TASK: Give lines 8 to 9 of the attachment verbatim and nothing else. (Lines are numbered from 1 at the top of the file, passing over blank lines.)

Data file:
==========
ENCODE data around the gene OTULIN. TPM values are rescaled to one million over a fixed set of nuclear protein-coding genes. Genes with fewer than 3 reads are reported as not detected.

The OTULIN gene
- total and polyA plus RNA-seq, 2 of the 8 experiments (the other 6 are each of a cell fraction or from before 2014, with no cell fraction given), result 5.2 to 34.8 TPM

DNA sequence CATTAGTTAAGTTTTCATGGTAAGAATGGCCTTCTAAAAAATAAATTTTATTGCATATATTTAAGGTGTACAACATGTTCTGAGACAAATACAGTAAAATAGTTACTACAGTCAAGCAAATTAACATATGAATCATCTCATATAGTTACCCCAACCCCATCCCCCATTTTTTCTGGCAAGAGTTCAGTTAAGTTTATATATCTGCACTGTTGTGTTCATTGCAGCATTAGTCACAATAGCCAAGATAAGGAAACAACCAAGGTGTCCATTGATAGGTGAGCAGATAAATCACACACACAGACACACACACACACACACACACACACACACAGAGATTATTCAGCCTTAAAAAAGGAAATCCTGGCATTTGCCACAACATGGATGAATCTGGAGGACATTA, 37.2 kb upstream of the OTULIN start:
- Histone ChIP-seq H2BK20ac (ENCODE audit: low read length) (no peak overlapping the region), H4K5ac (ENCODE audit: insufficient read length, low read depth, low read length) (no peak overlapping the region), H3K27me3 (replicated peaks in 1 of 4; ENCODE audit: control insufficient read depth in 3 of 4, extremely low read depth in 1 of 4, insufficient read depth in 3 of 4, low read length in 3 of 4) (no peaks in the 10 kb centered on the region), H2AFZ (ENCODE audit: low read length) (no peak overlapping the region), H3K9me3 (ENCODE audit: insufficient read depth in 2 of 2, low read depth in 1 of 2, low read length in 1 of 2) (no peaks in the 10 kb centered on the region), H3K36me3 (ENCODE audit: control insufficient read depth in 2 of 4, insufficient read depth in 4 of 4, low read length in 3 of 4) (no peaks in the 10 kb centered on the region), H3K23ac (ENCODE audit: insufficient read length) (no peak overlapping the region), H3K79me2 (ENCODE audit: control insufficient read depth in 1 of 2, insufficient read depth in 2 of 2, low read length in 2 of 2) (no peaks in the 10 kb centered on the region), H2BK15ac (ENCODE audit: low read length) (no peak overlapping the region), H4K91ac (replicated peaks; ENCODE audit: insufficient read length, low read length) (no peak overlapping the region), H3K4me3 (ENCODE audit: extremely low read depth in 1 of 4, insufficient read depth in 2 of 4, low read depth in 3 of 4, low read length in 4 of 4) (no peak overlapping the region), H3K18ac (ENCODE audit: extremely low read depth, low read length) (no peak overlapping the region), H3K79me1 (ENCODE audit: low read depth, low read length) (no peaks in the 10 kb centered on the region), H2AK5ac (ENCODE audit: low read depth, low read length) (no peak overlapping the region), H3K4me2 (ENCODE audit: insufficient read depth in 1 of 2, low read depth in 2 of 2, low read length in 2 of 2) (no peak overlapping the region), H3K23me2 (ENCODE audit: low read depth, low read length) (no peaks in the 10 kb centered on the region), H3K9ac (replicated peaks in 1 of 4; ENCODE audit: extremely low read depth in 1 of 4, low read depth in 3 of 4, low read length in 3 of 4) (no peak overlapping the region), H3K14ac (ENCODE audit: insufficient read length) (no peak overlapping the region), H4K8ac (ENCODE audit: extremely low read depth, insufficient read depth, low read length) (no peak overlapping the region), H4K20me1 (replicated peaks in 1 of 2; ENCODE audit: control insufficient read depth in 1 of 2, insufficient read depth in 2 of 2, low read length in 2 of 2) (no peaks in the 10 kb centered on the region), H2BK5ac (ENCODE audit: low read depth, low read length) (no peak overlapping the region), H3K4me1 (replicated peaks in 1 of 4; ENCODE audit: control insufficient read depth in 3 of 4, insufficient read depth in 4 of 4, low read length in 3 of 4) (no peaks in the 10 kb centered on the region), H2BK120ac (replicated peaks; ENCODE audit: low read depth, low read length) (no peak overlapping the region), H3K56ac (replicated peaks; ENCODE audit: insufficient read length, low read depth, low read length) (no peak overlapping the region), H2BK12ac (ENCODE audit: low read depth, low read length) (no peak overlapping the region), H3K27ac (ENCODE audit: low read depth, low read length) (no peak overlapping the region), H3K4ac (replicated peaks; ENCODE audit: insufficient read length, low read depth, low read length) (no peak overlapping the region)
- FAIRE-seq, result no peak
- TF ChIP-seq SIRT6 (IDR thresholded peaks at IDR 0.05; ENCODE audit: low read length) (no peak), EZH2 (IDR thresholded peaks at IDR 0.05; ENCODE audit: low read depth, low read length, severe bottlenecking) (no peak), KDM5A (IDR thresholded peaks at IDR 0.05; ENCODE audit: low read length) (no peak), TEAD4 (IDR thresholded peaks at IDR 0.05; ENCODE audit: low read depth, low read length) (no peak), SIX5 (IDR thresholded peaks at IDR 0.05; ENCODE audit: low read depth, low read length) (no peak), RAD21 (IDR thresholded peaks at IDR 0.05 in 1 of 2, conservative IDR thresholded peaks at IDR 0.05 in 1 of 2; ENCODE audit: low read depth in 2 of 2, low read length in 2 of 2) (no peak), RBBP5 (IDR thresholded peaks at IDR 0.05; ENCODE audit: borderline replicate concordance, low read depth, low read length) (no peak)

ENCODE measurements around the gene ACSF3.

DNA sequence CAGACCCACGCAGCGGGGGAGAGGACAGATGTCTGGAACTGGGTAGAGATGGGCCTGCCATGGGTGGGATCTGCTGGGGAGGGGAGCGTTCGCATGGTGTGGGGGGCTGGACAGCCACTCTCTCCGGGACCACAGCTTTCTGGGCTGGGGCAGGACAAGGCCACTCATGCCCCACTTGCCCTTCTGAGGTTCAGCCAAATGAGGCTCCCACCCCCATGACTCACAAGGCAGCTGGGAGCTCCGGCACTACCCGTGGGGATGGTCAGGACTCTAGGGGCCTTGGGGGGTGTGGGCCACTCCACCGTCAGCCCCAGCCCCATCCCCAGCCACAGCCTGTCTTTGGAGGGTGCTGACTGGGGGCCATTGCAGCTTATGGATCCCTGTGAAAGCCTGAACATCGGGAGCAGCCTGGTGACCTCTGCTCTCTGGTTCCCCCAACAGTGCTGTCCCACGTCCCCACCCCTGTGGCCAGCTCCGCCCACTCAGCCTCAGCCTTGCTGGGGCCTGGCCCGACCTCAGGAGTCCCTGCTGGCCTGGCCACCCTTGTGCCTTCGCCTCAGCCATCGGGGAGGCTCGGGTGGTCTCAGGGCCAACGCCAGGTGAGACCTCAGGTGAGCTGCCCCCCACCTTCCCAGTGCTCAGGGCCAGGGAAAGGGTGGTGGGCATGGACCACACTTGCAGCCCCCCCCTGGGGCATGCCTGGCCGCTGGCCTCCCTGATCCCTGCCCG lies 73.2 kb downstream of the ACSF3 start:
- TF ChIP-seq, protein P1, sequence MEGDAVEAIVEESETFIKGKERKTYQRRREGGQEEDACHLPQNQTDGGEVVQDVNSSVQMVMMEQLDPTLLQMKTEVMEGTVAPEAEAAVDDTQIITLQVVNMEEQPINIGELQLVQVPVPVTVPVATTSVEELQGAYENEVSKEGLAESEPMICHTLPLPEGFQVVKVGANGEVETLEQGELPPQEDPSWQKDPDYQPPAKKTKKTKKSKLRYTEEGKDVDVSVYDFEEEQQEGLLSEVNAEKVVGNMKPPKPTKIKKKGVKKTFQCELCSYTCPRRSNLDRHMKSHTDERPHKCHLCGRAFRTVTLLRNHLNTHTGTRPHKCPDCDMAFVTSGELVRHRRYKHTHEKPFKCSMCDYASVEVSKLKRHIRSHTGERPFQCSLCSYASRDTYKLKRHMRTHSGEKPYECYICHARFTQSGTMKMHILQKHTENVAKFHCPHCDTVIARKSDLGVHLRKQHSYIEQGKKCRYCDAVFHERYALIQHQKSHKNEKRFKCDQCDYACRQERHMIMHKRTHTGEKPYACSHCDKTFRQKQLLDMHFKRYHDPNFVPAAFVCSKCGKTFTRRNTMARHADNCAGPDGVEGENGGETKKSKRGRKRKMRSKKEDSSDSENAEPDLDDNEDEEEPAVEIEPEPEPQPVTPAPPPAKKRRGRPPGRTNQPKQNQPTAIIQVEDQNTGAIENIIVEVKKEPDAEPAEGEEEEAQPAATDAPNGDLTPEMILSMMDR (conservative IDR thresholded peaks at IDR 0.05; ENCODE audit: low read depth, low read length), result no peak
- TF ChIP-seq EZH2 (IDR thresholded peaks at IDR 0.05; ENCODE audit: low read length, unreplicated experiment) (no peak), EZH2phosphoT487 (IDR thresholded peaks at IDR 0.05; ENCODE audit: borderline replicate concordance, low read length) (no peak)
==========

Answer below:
ENCODE measurements around the gene ACSF3.

DNA sequence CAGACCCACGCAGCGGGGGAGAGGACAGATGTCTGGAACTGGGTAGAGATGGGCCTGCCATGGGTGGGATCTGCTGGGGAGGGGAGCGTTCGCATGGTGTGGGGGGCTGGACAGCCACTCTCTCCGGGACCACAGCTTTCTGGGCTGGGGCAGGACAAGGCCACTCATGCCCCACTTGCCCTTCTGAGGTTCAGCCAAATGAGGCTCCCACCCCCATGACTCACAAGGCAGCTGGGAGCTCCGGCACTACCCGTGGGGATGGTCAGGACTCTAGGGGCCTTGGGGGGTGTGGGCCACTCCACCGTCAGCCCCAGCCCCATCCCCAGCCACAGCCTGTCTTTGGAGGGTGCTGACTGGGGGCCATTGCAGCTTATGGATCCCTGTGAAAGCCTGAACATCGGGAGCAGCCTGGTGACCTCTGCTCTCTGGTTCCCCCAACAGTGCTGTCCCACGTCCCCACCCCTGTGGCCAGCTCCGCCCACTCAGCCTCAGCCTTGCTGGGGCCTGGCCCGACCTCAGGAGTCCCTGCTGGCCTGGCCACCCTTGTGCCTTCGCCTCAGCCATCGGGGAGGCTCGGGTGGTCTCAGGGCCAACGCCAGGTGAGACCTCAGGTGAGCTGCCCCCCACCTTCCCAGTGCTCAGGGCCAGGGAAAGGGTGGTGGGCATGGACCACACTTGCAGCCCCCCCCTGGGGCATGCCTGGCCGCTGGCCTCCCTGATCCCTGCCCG lies 73.2 kb downstream of the ACSF3 start: